It is recognized that democracy is not only based on its formal definition — the rule of the majority — but also on its essential nature — the principles of freedom, equality and human dignity, foundational principles which form the basis of any democratic society. 1948, the year in which the State of Israel was founded, was the same year that saw the proclamation of the United Nations’ Universal Declaration of Human Rights. Since then, the goal of protecting human rights, which is expressed in the values of real democracy, is at the heart of the consensus in the international community.

Against the background of this domestic and international framework, the State of Israel has developed a constitutional and legal system based on Jewish and democratic values. Over the years, the Supreme Court has developed the idea of fundamental rights through its case law, reviewing the administrative activity of the branches of government to ensure that basic human rights were not unnecessarily infringed by security needs. Indeed, in any democratic society, human rights are not absolute. In the process of judicial review, the Court strikes a balance between the public interest and the fundamental human rights of the individual.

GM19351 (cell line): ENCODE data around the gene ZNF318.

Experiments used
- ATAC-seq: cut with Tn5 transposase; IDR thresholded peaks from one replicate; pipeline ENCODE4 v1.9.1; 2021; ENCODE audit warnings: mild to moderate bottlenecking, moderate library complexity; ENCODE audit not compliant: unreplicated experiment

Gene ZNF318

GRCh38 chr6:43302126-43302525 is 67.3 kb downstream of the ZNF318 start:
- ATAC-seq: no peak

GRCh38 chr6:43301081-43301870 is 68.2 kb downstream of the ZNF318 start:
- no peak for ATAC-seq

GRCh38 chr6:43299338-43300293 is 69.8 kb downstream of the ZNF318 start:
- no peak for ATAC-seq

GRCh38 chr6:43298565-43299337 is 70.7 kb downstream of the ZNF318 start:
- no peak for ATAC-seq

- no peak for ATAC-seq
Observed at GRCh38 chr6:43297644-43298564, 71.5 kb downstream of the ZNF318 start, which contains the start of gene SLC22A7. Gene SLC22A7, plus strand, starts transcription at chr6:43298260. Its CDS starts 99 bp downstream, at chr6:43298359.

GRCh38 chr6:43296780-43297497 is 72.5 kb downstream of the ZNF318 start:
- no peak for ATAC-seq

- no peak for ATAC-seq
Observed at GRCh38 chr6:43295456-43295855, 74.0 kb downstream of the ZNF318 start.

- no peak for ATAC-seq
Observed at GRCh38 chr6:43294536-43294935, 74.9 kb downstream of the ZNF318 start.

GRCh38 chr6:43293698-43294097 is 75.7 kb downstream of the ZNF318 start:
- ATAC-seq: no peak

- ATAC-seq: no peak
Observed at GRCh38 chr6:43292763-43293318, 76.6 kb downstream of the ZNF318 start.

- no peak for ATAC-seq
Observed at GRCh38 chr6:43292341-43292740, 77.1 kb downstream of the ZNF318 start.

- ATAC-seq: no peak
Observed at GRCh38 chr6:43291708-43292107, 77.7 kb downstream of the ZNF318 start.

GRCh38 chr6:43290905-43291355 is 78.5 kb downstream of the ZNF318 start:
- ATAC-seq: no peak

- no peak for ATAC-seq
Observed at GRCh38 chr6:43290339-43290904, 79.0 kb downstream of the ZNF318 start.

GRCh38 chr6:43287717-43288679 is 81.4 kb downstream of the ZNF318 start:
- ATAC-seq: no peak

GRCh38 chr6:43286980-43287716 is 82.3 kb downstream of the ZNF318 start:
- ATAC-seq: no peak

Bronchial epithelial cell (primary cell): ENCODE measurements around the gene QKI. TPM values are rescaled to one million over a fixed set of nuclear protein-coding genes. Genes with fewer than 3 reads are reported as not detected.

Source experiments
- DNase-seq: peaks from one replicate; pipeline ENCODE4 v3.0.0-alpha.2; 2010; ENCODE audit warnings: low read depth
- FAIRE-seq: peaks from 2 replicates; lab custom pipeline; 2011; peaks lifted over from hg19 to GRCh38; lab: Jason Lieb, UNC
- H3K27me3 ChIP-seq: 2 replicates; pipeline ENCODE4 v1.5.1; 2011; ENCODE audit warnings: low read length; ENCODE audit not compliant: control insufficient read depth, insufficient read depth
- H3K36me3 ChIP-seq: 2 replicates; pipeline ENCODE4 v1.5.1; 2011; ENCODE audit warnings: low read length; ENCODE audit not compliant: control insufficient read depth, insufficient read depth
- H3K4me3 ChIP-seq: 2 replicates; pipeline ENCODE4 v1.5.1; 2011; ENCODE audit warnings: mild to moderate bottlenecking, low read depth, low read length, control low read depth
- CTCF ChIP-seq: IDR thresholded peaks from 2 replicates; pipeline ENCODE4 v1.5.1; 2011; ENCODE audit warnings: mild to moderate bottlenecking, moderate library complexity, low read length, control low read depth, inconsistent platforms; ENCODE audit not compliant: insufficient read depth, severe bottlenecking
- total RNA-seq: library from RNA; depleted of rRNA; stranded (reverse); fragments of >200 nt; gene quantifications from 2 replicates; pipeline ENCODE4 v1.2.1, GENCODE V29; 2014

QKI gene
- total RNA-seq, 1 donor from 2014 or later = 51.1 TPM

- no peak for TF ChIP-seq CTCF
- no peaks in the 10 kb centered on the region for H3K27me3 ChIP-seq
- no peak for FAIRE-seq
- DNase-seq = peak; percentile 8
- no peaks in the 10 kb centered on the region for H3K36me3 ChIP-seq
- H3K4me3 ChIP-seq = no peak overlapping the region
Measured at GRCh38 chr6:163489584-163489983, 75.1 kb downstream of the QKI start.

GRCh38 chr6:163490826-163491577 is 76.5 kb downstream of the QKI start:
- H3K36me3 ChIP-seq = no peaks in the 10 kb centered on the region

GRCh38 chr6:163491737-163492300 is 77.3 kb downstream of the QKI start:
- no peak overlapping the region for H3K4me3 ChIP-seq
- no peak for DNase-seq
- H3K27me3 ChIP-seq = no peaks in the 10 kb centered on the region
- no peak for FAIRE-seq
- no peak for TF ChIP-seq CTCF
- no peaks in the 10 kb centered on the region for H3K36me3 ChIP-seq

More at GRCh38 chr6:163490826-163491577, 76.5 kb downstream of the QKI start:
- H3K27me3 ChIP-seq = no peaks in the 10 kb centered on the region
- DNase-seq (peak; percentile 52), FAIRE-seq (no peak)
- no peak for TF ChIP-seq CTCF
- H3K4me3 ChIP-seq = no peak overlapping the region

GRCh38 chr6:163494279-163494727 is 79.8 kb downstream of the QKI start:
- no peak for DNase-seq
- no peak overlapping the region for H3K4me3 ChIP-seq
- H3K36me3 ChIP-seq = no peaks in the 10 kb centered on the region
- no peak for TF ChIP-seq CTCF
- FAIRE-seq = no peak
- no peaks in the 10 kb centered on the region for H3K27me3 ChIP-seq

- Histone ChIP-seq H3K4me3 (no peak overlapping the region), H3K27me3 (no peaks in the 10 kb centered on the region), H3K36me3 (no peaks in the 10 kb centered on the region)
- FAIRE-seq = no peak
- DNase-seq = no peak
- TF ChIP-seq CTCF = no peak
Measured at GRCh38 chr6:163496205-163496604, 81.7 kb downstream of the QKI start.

During the years, the Supreme Court of Israel has broadened the scope of judicial review. One of the main developments was the opening of the gates of the Supreme Court to any person that claimed a violation of his freedoms or rights.

Our Court does not insist that a petitioner establish his standing. Anyone — be he a resident of Israel or a resident of the administered territories — may apply directly to our Supreme Court in order to invoke judicial review of the acts of the executive branch, including the military authorities. I believe that no other country provides such access to its Supreme Court as does Israel. Moreover, the Supreme Court exercises judicial review as a court of first instance, not as a court of appeal.